An Evaluation of Shared Multicast Trees with Multiple Active Cores
Lecture Notes in Computer Science
Native multicast routing protocols have been built and deployed using two basic types of trees: singlesource, shortest-path trees and shared, core-based trees. Core-based multicast trees use less routing state compared to shortest-path trees, but generally have higher end-to-end delay and poor fault tolerance. In this paper we consider a new type of shared multicast structure that uses multiple, independent, simultaneously-active cores. Our design provides for low end-to-end delay, improved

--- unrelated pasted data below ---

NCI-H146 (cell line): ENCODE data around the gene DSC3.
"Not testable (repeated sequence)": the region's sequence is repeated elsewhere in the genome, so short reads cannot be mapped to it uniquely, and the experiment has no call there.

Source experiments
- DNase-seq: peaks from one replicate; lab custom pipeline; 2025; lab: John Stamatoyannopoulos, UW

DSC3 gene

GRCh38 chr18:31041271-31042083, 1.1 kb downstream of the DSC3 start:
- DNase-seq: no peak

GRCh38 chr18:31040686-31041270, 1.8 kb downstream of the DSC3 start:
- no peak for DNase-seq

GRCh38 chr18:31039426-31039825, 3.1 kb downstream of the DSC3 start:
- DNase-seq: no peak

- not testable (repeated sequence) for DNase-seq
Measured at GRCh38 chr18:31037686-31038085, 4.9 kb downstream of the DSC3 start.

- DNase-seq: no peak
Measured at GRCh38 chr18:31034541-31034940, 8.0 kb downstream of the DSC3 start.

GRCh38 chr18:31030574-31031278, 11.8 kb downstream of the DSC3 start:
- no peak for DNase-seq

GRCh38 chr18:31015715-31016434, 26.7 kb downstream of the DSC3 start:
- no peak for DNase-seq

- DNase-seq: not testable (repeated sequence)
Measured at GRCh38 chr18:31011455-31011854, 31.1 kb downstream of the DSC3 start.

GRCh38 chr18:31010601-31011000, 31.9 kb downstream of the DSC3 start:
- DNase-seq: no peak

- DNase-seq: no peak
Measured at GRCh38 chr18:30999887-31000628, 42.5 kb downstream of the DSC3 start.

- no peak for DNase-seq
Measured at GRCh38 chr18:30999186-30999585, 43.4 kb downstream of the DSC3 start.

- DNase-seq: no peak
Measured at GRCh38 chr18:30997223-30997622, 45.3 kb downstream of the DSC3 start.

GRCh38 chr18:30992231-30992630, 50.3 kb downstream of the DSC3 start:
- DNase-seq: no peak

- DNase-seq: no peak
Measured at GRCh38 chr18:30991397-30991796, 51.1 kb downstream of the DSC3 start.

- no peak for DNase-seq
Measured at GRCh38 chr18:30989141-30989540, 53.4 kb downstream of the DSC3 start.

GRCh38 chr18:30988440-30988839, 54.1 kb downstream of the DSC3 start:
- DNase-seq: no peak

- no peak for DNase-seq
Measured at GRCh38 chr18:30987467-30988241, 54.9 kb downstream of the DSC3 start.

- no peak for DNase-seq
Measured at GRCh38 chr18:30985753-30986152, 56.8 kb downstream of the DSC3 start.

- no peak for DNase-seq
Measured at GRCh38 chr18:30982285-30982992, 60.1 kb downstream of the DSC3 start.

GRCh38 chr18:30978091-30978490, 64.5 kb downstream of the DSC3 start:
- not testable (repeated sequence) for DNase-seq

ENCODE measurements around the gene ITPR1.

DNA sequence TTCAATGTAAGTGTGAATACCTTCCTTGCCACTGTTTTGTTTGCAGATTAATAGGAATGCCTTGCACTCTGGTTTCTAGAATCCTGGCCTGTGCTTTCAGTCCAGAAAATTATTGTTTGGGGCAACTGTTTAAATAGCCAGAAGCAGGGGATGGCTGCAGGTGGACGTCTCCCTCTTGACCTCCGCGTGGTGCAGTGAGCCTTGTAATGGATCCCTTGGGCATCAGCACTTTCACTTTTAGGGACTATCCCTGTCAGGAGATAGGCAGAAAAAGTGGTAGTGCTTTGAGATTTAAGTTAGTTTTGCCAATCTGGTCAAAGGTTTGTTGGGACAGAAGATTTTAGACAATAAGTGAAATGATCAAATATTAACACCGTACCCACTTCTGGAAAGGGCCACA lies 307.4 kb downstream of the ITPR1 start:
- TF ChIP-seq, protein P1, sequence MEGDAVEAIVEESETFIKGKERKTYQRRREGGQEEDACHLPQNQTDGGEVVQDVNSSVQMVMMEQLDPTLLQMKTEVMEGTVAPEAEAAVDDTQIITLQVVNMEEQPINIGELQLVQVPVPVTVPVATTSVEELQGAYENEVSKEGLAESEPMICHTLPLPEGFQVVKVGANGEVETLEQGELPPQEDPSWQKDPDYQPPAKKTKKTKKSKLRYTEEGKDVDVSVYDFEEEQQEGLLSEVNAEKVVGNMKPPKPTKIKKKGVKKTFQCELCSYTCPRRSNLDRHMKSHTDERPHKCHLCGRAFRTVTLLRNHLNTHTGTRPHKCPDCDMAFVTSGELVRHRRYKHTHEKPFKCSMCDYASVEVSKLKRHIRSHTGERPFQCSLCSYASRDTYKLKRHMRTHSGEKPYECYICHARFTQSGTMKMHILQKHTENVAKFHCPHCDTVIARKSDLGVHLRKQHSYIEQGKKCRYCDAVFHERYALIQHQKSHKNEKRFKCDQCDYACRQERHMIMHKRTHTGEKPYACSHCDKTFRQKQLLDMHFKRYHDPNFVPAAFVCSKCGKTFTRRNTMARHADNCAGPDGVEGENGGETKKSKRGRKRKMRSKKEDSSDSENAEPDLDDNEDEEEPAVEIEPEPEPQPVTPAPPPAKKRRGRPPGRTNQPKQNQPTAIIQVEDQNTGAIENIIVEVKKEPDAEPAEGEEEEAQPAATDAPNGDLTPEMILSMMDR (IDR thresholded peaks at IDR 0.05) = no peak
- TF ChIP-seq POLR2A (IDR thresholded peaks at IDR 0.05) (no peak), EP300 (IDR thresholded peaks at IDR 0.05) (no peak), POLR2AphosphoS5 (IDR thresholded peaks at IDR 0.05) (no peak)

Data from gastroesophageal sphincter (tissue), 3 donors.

... t tolerance, and low source discovery delay, while balancing bandwidth cost and routing state. These results indicate that shared trees with multiple active cores are a viable alternative to shortest-path trees. * This work was supported in part by the National Science Foundation under grants ANI-9977524 and NCR-9714680.  uses a hierarchy of cores, in which cores at lower levels join to their parent in the higher level, forming a star. OCBT's use of multiple cores helps to avoid looping problems that were present in initial designs of CBT. However, because each of the cores cooperate to form a single tree, this structure does not behave any differently than a single-core tree with respect to performance metrics such as delay, routing state, and fault tolerance. In this paper we demonstrate the promise of building shared multicast trees with multiple, simultaneouslyactive, independent cores. Each core is the center of a separate multicast tree, and there is no coordination or dependencies among cores. This design improves the fault tolerance of the shared trees and can significantly improve performance. Our results show that using multiple cores can reduce the average delay experienced by group members, while balancing the bandwidth and routing state used by the tree. We also investigate core placement algorithms and show that placing cores using a dominating set or k-center algorithm can moderately improve delay. Finally, we show that multiple-core trees can generally avoid the problem of traffic concentration, although there are cases where it is a factor. Based on these results, we conclude that shared trees using multiple cores are a significant improvement over single-core trees and thus a viable alternative to shortest-path trees. The rest of the paper is organized as follows. Section 1 describes related work in the areas of tree comparisons, core placement, and the use of multiple cores. Section 2 describes several alternative designs for using multiple cores and explains how a multicast routing protocol using these cores can be built. Section 3 presents the results of an extensive simulation study examining the performance of these designs, and Section 4 outlines our conclusions.